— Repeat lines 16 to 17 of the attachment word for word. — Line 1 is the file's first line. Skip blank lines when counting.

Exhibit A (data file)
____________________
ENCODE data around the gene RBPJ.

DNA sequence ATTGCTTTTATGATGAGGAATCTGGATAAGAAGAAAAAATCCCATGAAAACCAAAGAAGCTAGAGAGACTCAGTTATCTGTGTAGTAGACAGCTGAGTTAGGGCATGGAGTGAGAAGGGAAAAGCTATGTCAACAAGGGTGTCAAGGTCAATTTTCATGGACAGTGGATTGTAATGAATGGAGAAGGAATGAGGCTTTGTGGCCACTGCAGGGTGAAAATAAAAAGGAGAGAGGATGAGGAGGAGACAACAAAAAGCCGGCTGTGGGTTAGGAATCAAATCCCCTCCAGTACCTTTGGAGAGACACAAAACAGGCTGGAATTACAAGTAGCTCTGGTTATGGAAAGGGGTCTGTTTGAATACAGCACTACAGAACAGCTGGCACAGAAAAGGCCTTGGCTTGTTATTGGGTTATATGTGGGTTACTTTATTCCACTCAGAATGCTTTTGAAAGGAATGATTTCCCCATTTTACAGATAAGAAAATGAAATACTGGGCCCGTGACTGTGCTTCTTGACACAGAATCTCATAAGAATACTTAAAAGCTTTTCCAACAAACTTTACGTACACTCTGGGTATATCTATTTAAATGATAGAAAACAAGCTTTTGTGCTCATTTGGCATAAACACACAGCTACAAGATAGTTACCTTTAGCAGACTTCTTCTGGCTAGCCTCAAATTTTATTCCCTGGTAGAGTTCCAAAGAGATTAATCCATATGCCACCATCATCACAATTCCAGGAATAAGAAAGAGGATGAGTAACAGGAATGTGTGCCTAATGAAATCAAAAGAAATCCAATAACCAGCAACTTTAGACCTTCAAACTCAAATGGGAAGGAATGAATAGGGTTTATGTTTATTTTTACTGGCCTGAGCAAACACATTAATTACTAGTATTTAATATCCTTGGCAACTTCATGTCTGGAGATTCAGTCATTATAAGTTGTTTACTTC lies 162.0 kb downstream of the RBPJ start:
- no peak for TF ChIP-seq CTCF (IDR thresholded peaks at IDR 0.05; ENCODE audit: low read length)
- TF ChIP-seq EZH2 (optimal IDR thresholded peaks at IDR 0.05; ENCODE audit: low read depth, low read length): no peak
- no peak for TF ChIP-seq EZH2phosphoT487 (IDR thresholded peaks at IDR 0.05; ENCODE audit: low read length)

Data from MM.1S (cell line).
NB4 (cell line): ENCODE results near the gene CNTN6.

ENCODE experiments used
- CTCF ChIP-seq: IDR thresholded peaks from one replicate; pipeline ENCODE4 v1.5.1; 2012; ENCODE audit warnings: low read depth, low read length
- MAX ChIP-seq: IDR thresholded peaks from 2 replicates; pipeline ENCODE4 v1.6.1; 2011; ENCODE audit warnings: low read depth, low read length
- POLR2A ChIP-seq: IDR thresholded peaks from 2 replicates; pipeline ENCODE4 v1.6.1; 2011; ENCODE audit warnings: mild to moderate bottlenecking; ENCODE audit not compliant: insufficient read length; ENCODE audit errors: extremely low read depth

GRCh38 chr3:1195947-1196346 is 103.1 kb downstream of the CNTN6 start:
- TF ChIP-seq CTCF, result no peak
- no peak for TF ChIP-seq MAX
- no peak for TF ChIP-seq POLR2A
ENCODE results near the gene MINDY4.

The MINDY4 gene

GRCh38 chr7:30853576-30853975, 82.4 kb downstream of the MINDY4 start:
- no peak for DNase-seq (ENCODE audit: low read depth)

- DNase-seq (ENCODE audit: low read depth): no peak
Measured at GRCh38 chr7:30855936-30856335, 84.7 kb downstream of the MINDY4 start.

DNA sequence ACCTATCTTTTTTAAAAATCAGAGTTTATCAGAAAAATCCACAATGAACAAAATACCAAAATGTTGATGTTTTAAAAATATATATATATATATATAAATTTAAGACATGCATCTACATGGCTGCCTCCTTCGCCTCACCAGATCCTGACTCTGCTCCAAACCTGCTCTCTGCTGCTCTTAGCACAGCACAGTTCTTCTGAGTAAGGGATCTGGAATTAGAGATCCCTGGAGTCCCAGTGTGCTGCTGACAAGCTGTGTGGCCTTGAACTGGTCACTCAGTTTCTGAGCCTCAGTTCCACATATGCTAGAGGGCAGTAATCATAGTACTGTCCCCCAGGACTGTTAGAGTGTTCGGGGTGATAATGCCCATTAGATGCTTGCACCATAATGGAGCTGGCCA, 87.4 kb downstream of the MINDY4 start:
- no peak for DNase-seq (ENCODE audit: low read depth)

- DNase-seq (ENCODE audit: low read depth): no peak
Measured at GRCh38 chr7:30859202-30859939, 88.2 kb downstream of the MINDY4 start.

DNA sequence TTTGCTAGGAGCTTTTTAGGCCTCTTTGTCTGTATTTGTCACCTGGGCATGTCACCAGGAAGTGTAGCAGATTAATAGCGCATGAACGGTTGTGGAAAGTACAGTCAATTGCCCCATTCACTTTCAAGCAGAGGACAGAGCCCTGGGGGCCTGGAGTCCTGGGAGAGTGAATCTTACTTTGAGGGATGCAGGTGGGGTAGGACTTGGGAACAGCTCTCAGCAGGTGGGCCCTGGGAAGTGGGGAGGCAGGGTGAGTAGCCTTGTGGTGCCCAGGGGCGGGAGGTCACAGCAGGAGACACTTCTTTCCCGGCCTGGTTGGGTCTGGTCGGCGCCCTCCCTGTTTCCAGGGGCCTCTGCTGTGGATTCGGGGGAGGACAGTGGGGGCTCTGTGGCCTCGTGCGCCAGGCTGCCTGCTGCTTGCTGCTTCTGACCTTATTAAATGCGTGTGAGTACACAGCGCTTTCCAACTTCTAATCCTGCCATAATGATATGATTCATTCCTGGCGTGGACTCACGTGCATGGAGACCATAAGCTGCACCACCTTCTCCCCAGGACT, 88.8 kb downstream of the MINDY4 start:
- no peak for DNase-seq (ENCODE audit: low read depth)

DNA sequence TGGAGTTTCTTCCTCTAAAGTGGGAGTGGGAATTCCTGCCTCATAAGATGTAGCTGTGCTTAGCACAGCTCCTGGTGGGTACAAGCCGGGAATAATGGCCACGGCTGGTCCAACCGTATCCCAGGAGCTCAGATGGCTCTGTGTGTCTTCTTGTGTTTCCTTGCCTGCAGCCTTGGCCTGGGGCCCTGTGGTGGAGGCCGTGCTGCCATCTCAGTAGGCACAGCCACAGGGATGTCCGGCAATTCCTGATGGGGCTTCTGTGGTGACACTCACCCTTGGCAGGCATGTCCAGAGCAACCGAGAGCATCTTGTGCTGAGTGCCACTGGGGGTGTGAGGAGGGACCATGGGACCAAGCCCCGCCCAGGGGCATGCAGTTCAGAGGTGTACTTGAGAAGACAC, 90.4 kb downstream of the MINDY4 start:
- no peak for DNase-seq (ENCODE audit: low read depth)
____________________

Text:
ENCODE results near the gene MINDY4.

The MINDY4 gene